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COMMENTS:

thimply thinful word - Nosila, 2010-03-18: 00:18:00

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Bulgeblues

Created by: jedijawa

Pronunciation: bulje-blues

Sentence: Mary got the buldgeblues every time she got on the scales and saw the holiday turkey show up to haunt her.

Etymology: buldge + blues

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Frostflabitis

Created by: sunny

Pronunciation:

Sentence: As the first robin flew past her window, she stepped upon the scale and was struck by a bout of frostflabitis.

Etymology:

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Winterbloat

Created by: paintergrl1313

Pronunciation: Winter-bloat

Sentence: My coats gone, but I still have to deal with the holiday winterbloat.

Etymology: Winter + bloat

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Speedophobic

Created by: toadstool57

Pronunciation: spEED-O-fhO-bic

Sentence: Jill is speedophobic, getting concerned that David is pigging out at the buffet, knowing there is only 20 days to the pool party. She did all she could to keep her food down just picturing David in his tiny polkadotted speedo.

Etymology: speedo,type of swim suit/phobic, fear of

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Fatxiety

Created by: aj3131

Pronunciation: Fat-Zi-Ity

Sentence: faxiety is the leading cause of depression in the spring months.

Etymology: Fat+ (an)xiety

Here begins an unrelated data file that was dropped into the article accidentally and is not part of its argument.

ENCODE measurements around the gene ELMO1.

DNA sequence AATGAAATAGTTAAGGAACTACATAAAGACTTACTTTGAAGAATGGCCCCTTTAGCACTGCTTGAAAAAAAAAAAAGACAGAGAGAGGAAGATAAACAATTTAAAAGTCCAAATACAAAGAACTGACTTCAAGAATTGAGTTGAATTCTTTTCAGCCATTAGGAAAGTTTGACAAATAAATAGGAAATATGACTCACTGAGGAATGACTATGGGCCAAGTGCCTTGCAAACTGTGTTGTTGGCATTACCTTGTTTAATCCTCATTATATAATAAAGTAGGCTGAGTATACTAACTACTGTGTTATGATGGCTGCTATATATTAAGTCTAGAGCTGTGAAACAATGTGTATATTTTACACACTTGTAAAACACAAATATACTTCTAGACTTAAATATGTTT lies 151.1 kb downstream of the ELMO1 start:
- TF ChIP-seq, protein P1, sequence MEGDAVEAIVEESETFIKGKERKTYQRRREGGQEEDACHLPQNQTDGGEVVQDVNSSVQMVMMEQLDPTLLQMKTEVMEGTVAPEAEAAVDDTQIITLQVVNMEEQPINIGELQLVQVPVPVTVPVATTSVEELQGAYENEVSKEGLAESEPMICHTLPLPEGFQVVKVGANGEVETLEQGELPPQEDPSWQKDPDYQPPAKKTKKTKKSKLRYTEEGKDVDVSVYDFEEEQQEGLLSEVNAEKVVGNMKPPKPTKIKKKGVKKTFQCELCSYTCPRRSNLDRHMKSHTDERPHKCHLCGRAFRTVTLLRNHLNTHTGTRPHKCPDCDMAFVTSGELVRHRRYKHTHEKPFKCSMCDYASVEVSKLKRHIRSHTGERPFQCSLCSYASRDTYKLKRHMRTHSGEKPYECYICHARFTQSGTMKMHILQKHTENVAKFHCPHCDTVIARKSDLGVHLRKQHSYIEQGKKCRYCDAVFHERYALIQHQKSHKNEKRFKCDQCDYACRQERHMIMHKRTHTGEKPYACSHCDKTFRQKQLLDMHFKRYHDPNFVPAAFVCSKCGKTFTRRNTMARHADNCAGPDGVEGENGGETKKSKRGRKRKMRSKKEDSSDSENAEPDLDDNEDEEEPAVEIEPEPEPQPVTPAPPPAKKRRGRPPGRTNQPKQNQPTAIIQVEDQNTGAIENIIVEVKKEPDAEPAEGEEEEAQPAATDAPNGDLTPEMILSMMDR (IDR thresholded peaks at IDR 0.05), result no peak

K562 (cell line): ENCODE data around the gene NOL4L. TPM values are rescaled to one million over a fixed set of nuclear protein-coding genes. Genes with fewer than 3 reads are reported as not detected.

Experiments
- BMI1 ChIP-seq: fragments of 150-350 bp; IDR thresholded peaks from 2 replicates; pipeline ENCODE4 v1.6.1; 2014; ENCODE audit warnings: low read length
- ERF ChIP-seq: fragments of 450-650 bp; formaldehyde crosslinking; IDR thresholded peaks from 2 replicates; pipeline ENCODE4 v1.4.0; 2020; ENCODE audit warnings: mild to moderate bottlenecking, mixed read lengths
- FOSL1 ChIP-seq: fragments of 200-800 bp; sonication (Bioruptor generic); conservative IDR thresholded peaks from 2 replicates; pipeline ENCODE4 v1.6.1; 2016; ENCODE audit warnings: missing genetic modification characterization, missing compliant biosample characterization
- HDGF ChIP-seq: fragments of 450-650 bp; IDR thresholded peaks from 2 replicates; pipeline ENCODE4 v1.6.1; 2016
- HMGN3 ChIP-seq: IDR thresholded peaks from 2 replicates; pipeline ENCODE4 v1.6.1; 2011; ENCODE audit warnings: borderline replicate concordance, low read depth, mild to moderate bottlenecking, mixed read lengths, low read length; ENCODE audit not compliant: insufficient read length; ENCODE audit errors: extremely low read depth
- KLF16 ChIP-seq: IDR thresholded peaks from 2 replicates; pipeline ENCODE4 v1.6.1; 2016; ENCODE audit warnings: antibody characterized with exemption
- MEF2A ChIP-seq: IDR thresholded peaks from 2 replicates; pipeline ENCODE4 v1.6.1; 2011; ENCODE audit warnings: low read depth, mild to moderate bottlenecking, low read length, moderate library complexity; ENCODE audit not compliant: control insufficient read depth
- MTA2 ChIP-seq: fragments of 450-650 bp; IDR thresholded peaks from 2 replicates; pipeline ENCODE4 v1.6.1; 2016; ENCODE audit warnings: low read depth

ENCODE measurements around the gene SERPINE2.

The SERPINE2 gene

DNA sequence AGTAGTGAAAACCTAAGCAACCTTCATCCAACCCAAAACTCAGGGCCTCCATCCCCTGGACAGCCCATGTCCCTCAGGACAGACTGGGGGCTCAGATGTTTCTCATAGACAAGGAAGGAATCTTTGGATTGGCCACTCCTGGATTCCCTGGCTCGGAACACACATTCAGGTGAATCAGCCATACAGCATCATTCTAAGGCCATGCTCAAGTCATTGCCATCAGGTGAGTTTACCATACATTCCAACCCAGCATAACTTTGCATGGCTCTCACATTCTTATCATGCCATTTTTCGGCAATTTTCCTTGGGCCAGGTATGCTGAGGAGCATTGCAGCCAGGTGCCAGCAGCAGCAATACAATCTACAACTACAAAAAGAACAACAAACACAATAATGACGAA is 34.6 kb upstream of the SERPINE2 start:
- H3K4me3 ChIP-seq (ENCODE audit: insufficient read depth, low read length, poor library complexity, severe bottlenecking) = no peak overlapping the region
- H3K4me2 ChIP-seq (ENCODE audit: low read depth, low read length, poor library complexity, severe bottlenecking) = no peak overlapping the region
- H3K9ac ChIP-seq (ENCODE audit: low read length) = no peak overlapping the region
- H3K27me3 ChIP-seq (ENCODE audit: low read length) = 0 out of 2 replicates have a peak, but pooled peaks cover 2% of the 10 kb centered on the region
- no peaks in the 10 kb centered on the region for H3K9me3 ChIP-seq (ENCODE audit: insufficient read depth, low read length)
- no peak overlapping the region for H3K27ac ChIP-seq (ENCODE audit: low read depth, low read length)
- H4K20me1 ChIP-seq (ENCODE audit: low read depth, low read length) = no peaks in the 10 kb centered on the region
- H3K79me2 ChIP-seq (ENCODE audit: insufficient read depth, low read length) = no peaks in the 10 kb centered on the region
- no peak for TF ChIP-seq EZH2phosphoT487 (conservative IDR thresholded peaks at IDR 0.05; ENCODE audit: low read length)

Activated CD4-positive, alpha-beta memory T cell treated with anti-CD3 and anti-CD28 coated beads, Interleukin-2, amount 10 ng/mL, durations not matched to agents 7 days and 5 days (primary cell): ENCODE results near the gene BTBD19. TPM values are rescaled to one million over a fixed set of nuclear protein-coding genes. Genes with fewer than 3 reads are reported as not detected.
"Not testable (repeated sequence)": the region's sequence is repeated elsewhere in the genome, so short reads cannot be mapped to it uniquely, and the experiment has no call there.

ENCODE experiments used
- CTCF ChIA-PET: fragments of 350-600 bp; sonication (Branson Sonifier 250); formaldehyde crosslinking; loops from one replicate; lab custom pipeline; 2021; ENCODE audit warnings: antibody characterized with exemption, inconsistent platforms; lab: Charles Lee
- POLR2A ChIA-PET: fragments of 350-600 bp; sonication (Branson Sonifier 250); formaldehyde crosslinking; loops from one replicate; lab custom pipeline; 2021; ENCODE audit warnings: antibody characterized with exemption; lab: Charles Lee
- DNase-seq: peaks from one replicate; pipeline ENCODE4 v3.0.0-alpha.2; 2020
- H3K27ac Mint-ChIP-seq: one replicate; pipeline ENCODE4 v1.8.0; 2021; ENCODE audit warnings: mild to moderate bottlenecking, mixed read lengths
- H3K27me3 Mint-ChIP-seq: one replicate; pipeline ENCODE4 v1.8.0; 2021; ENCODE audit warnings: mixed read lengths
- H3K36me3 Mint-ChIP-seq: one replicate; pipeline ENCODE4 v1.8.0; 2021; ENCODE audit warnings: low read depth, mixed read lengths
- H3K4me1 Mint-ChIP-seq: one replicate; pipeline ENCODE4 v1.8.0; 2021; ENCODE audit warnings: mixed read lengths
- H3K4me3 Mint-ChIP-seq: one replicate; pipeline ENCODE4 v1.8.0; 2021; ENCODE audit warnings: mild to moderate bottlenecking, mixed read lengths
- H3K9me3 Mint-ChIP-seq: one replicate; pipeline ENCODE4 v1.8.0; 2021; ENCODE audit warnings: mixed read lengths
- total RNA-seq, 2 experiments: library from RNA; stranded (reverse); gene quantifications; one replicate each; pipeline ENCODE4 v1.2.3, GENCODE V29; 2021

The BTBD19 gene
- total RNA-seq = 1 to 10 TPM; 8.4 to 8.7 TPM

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COMMENTS:

This is good, in fact I am a bit fatxious right now.. - wordmeister, 2007-02-28: 09:06:00

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Exertsighs

Created by: Nosila

Pronunciation: ex ert syz

Sentence: Every year at this time, Phyllis Withbread, goes through the agony of how much winter weight she has gained. In an effort to try a lose a few pounds, she races herself each year to lose weight before the snow all melts. Between meagre diet and exertsighs, she tries to ruminweight about her extra pounds and kilos. Luckily for Phyllis, the snow won't be gone until May or June, so she will have longer to fight the Battle of the Bulge, the Scales of Injustice and the Mounds of Pounds.

Etymology: Exercise (the activity of exerting your muscles in various ways to keep fit) & Exert (make a great effort at a mental or physical task) & Sighs (heave or utter a sigh; breathe deeply and heavily)

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Comments:

Verbotomy Verbotomy - 2007-02-28: 00:08:31
Today's definition was suggested by purpleartichokes.
Thank you purpleartichokes! ~ James

'Yikes! Spring is almost here and this stupid scale is still wrong.'

DEFINITION: n. That sinking feeling you get when you realize that you will be shedding your winter coat, before you can possibly shed the extra layer of insulation (i.e. fat) that you gained over the winter. v. To worry about your weight.